Well, I’m not happy about this, that’s for sure. I understand that, as a business, Microsoft wants to get all users on the same page. But what they want, and what they get, are not going to necessarily be the same thing. And trying to force an update on people, without consideration for their bandwidth, their current computer set-ups, their current whatever, is just bad, BAD business, in my opinion.
There are several reasons why I don’t want Win10 on my desktop. And I totally resent Microsoft trying to force it on me anyway. At the very least, they ought to be giving away free discs to people. There are many users out there who have caps on how much they can d/l off the Internet, and a 6+GB d/l just isn’t reasonable. A disc would go a long way for those users.
There are lots of older computers that won’t be able to handle the new drivers and lots of their existing programs will break because of the updates.
And there are lots of users who just don’t Microsoft dictating to them what operating system they have to have on their computer. For them, it’s a matter of principle.
Microsoft is getting beyond the point of asking nicely anymore whether or not you want Win10, and they’re not even offering you dinner and a movie first, either.
I have Win10 on my laptop, and it’s not an issue. It’s a nice OS and I don’t have any problems with it. I bought it with Win 8 with the intention of updating to Win10. But my desktop is older, and I have things on here that Win10 will not play nice with, and I don’t want MS to break my stuff, thank you very much.
I’ve gone through and disabled updates. The “thanks but no thanks I’m not going to click your Win10 GWX button” thing just isn’t enough anymore, apparently.
The linked article has more information, and the ways you can disable updates if you don’t want Win10 either.
Look out: Microsoft shifts Windows 10 to ‘Recommended’ update, automatic download
Microsoft has been increasingly aggressive in its attempts to push consumers to download Windows 10. Starting today (Feb 2), the company is upping the ante once again. As of now, Windows 10 is now classified as a “Recommended” update, which means many Windows 7 and 8.1 users will download and begin the installation automatically.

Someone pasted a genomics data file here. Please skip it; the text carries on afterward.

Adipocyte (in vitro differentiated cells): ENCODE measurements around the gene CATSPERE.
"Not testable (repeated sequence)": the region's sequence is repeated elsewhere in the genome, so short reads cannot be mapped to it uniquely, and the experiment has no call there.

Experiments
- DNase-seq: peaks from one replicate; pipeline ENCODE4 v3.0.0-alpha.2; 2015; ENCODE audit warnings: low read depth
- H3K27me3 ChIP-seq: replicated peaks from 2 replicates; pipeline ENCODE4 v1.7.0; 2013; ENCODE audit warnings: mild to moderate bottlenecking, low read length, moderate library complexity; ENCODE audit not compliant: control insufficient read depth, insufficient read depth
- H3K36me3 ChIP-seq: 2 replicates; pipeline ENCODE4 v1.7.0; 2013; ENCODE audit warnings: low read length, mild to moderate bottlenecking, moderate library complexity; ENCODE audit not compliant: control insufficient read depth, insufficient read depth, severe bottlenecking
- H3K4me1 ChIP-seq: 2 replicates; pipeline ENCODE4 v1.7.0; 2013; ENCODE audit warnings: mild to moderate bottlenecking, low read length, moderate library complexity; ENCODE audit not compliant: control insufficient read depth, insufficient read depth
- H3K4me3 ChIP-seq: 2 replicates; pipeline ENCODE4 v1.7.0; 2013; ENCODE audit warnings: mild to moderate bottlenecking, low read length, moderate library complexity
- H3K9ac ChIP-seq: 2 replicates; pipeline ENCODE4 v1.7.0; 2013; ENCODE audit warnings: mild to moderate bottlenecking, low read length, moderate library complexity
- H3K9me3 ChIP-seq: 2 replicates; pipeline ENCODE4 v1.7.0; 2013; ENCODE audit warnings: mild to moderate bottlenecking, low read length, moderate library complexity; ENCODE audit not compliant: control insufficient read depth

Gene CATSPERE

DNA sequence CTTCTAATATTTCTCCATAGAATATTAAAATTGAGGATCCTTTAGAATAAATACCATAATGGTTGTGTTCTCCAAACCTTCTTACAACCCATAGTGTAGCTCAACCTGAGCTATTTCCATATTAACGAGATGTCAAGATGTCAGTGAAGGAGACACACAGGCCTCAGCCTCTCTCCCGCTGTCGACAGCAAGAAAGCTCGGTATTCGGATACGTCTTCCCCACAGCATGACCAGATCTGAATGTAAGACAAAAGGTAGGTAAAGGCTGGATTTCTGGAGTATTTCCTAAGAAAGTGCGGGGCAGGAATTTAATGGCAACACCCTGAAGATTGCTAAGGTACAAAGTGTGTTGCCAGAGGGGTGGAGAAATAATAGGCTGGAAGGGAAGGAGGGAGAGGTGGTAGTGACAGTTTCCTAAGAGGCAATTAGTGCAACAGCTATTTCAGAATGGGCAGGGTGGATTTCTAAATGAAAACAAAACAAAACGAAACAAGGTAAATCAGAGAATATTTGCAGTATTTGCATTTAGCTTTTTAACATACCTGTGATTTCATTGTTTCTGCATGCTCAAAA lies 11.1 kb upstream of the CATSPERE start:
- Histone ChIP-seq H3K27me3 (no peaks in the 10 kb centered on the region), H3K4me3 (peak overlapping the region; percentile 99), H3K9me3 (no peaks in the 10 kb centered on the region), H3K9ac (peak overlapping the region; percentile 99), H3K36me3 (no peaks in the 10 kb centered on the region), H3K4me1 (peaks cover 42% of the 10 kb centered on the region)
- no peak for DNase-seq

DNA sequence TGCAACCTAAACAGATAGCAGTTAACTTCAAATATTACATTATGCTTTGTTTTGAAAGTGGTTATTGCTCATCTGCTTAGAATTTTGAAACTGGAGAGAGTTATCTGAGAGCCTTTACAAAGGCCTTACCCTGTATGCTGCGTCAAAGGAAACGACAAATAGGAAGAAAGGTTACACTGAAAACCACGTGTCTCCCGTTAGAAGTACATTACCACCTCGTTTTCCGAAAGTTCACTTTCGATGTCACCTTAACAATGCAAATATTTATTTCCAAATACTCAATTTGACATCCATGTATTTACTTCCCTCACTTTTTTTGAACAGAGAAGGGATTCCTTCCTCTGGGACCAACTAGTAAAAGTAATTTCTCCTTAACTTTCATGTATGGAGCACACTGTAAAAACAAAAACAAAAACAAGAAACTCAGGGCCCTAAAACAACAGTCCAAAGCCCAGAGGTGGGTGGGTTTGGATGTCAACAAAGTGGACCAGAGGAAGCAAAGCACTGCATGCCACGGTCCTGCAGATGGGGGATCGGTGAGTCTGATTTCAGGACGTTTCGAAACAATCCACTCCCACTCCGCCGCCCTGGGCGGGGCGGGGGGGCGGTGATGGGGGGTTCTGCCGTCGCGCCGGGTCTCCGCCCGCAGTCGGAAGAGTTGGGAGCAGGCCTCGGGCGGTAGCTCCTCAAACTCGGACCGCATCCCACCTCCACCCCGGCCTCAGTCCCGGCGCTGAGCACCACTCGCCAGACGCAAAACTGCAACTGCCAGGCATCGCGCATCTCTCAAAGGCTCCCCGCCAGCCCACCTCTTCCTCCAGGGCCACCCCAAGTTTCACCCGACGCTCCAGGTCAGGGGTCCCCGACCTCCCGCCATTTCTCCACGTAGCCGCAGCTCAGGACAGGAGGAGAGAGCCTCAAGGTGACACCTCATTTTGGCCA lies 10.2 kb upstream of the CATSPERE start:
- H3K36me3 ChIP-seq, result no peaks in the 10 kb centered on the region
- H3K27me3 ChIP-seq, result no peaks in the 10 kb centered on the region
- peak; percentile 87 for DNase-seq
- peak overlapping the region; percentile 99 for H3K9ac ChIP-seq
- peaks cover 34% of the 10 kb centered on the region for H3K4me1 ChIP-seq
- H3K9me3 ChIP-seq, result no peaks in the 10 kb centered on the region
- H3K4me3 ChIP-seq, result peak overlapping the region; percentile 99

By default, Windows 7, 8, and 8.1 shipped with updates enabled and a second box — “Give me Recommended updates the same way I receive important updates” checked as well. Plenty of users have changed these settings, but you can bet millions of people haven’t. We’ve written before about the power of defaults, and in this case, leaving automatic updates on has been a good idea for many users.
There are several issues to be aware of here. First, users on metered connections must either turn off recommended updates or disable automatic updates altogether if you don’t want the 6GB download to count against your monthly limit. Simply deleting the file isn’t sufficient, your OS will download it again. Microsoft doesn’t recommend disabling automatic update, but the company has no solution for users who can’t spare the bandwidth to download the OS, but don’t want the update.
Microsoft made this change to the Windows 10 GWX application, in a patently obvious attempt to shove more users towards upgrading. The company’s opt-out for Windows 10 installation is unlikely to be much better. Even if it is, however, there’s still a larger issue — specifically, the people this upgrade is going to hit are those who are the least likely to know it’s coming.
There’s no way this doesn’t create headaches for at least some Windows users, as well as Microsoft. Some drivers won’t update properly. Some people will misinterpret the installation as malware, since Microsoft hasn’t historically updated its operating systems in this fashion. Some will click on “Get Windows 10″ without realizing that it’s an entirely new operating system that makes significant changes to how basic system functions work. Resetting system defaults to MS programs is going to leave some people thinking their previous browser settings or customizations are gone.
All of these issues are issues with any OS upgrade, but OS updates are typically something the user initiates. Microsoft clearly wants its entire user base on Windows 10. But think about it: This move targets use who don’t know enough to disable Recommended updates, but have also rejected Microsoft’s previous offers. This could create a nasty snarl of blowback if the upgrade push starts making life difficult for large numbers of people.
Microsoft has published a KB article detailing how end-users can control the upgrade prompts and disable them in the future, available here.